Bucket shop, in Britain and the United States, a brokerage house, usually dealing in securities, grain, or cotton, whose operators would secretly “bucket”—i.e., hold out—rather than execute a customer’s orders, in the hope that the house would later be able to buy or sell the stock or commodity at more favorable prices. The name may have originated with the activities of small-time U.S. wheat dealers who handled odd lots known as “bucketsful.”

When a customer placed a purchase order, the bucket shop operator expecting a market decline would hold the order.

If the stock price did decline and the customer told the broker to sell, the bucket shop operator would return the lower price of the stock to the customer, having pocketed the difference.

The bucket shop operator, in this way, gambled against the customer on market trends. Bucket shops are now illegal, and the common requirement that specific confirmation slips be sent to all customers aims to eliminate the bucketing practice.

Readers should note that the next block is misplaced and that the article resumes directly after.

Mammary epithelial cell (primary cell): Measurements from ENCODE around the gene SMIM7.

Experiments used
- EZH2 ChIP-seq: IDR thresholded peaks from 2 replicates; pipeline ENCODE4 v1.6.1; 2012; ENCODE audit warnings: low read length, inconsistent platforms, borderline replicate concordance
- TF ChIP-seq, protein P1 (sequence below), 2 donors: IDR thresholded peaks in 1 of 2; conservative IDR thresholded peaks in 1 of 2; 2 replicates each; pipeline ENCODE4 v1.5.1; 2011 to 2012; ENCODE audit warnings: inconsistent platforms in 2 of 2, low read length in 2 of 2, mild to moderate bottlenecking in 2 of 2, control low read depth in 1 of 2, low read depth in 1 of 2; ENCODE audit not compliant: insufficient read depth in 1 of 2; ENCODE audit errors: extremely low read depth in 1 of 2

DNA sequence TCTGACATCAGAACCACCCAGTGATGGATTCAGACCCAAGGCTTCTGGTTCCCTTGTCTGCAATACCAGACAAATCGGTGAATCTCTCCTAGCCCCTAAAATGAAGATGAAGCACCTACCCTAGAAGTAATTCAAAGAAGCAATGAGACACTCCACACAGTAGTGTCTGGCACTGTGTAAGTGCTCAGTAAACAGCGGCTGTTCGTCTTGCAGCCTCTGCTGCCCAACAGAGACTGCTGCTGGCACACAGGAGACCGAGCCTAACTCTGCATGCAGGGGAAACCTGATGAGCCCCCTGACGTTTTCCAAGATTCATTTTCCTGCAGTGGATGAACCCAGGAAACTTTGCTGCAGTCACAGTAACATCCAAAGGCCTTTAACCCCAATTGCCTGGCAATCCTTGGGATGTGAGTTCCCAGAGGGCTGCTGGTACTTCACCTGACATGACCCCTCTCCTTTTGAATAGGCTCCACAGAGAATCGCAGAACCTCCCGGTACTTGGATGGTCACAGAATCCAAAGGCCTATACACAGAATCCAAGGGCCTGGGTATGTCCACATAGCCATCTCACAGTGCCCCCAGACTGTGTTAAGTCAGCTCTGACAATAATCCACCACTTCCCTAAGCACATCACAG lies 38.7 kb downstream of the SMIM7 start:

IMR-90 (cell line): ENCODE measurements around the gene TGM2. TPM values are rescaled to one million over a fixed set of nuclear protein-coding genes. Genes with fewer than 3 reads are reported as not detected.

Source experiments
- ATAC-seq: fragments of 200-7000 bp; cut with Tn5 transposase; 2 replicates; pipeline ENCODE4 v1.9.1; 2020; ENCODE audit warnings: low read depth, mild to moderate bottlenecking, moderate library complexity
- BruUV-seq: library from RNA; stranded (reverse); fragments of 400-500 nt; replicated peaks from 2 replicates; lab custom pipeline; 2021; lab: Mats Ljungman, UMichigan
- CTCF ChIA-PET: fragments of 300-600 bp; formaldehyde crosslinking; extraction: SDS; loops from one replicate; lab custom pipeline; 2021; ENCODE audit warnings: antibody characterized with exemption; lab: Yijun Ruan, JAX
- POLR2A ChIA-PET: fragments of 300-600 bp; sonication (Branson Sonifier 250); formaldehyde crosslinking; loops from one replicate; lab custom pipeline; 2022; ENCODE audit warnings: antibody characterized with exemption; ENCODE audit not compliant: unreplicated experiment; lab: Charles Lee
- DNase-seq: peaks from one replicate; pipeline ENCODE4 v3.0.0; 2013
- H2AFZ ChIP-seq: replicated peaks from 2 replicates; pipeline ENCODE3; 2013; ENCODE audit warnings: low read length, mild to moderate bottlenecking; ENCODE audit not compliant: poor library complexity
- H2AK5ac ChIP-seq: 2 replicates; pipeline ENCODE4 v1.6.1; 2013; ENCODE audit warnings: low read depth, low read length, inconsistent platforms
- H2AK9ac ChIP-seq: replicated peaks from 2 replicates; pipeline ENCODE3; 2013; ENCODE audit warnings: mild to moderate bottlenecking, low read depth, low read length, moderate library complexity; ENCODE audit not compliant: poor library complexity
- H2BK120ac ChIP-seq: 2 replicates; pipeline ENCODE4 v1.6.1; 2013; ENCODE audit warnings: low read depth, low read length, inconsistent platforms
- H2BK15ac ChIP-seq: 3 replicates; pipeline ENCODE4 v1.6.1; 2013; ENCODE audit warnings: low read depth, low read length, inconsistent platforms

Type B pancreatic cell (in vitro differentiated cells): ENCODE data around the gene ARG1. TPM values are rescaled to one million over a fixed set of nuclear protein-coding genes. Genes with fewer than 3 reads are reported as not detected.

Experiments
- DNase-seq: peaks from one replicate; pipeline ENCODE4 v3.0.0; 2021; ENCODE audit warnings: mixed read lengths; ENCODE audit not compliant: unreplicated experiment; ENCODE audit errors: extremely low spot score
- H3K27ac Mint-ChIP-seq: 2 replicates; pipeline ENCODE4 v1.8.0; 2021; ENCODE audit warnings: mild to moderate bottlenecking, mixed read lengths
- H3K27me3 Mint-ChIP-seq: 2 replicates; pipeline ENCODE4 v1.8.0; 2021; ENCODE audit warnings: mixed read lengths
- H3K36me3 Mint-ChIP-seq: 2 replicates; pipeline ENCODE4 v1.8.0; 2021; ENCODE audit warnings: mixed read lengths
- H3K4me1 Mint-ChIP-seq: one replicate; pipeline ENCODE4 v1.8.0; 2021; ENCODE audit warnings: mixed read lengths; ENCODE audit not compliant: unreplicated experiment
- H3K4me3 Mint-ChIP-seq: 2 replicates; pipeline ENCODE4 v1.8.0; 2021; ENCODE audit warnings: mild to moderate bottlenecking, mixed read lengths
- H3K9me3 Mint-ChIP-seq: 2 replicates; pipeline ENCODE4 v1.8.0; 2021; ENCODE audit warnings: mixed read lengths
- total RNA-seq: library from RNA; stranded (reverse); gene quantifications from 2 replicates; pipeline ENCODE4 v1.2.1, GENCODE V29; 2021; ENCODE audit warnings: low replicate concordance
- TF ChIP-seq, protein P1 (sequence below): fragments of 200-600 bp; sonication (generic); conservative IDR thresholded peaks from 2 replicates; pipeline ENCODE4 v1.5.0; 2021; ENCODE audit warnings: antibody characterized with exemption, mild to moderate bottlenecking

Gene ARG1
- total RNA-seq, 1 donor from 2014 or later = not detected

Unfortunately, bucket shops are still out there, so beware!

Luckily for you, we at BabyPips.com are more than willing to help you avoid entrusting your hard-earned cash to these nasty buckets.

To help you separate the good brokers from the bad ones, make your way to the Forex Brokers Forum, where fellow forex traders kindly share their feedback and experiences about a vast collection of brokers.

So, before you deposit your money with just anyone, make sure to do your due diligence and espionage so that you avoid fraudulent brokers and forex scams. Mind you, there are plenty out there, and we’ll look more into that later on!